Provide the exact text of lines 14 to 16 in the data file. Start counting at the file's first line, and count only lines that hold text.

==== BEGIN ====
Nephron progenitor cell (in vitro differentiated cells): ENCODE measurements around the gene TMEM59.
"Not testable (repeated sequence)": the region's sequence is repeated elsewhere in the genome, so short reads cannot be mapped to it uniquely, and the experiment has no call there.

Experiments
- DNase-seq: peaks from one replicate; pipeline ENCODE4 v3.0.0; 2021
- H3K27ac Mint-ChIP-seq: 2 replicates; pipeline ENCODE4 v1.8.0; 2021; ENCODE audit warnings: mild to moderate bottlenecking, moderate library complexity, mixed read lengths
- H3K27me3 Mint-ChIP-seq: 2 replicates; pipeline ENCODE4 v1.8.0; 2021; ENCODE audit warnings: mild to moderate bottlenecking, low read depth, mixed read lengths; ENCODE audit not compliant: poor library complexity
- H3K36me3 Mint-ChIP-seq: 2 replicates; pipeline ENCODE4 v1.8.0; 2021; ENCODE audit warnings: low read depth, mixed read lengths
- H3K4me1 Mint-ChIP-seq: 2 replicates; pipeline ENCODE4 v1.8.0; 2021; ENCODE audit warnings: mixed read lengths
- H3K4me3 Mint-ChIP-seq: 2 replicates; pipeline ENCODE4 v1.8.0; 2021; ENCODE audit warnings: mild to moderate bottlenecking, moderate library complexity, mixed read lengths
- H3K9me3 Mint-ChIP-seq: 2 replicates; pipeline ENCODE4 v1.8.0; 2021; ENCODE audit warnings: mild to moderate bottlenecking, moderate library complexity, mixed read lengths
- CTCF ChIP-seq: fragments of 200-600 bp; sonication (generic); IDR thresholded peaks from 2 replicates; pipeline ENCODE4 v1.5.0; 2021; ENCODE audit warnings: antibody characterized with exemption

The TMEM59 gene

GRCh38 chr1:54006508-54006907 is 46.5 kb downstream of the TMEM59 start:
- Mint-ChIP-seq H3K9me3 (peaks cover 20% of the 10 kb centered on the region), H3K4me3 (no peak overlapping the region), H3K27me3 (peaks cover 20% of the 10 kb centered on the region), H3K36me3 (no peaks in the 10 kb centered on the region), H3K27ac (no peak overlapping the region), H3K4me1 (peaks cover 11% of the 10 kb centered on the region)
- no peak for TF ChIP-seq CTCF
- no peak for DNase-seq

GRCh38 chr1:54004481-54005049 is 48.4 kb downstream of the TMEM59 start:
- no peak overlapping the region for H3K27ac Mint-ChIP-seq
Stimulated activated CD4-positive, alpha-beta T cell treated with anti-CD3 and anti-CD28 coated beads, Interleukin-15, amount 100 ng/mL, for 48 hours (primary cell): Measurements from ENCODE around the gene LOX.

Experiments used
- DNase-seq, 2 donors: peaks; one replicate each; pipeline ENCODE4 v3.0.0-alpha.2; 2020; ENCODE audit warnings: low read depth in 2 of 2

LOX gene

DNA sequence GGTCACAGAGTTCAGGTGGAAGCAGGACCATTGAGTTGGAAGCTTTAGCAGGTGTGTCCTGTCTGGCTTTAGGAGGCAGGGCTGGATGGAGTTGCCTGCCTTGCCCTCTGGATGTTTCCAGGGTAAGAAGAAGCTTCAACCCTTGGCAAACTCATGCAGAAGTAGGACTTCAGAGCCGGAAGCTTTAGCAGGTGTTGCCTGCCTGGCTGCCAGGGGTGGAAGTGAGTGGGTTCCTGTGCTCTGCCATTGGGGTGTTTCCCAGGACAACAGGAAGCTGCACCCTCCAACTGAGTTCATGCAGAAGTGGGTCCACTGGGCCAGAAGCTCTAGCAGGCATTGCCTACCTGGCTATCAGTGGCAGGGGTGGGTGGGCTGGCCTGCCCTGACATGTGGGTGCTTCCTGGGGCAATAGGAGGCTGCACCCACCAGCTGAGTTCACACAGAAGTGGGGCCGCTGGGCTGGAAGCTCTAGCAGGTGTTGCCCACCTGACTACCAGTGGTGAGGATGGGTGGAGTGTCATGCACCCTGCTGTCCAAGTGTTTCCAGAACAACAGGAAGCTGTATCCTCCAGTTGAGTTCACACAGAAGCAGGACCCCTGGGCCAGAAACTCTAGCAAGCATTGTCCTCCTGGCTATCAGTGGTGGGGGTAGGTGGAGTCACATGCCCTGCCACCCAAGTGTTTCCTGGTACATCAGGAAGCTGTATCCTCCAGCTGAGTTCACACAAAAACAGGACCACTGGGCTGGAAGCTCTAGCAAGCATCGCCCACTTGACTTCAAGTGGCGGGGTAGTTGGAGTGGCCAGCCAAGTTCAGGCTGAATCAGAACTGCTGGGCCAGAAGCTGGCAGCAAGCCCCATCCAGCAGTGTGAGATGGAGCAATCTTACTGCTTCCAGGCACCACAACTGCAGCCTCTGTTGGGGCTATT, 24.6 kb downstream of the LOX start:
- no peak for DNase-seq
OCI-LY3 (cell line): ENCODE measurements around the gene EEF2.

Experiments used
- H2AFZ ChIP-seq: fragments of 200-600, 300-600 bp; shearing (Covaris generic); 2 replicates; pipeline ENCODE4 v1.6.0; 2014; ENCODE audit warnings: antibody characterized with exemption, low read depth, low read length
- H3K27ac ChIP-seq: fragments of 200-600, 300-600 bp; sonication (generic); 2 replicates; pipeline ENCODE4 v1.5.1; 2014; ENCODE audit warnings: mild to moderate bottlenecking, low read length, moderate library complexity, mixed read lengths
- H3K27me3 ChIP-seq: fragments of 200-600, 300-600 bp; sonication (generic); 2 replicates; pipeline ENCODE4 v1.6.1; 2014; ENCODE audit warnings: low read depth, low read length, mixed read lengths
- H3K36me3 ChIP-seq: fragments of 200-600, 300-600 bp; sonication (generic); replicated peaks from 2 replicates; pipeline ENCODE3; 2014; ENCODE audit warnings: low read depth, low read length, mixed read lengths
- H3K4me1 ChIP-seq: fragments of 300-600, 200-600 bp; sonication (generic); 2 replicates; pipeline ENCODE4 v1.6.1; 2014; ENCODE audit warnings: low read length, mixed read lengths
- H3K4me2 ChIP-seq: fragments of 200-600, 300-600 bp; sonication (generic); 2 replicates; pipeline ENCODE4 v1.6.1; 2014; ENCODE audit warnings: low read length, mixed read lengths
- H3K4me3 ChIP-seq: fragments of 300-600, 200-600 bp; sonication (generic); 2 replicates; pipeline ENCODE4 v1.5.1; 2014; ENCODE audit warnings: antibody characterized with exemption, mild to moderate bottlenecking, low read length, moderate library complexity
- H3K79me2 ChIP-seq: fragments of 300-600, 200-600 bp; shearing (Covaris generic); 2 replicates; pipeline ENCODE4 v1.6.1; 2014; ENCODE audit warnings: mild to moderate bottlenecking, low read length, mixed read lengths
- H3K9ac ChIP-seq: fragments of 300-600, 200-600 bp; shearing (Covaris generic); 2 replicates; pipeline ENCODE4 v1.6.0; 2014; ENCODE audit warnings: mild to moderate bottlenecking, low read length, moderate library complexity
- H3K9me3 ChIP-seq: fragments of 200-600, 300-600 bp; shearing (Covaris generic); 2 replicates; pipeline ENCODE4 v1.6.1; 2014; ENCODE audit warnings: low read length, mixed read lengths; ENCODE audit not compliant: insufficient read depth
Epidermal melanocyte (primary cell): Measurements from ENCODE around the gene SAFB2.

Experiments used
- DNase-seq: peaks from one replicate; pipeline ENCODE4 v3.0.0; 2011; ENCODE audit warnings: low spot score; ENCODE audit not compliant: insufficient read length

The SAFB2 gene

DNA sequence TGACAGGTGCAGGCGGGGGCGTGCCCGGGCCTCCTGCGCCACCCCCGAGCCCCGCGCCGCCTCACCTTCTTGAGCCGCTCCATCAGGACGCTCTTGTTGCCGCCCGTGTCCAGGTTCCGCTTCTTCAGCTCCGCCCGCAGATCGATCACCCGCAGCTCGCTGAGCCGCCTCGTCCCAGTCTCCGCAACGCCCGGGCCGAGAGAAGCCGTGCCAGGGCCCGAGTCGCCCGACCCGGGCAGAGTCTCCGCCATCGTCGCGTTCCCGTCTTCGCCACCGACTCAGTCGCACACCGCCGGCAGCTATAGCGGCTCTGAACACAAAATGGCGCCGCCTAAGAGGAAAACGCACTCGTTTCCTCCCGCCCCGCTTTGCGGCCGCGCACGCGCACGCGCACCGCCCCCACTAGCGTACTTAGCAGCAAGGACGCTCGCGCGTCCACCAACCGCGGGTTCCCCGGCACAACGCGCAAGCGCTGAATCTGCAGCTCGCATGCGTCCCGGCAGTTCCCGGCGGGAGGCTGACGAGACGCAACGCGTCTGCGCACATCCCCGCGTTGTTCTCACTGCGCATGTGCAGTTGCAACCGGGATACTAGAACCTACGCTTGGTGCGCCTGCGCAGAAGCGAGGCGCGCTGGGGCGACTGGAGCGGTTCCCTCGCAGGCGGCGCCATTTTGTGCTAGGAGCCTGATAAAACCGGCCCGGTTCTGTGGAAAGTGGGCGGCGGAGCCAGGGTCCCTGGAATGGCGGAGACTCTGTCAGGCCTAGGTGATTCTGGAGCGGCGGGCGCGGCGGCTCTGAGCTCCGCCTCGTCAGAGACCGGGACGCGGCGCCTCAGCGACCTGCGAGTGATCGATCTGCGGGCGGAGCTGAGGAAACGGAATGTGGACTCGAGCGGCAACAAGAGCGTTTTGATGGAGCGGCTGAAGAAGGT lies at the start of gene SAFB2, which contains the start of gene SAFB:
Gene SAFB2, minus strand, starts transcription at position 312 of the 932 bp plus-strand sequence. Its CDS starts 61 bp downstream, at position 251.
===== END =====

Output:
- Mint-ChIP-seq H3K9me3 (peaks cover 20% of the 10 kb centered on the region), H3K4me3 (no peak overlapping the region), H3K27me3 (peaks cover 20% of the 10 kb centered on the region), H3K36me3 (no peaks in the 10 kb centered on the region), H3K27ac (no peak overlapping the region), H3K4me1 (peaks cover 11% of the 10 kb centered on the region)
- no peak for TF ChIP-seq CTCF
- no peak for DNase-seq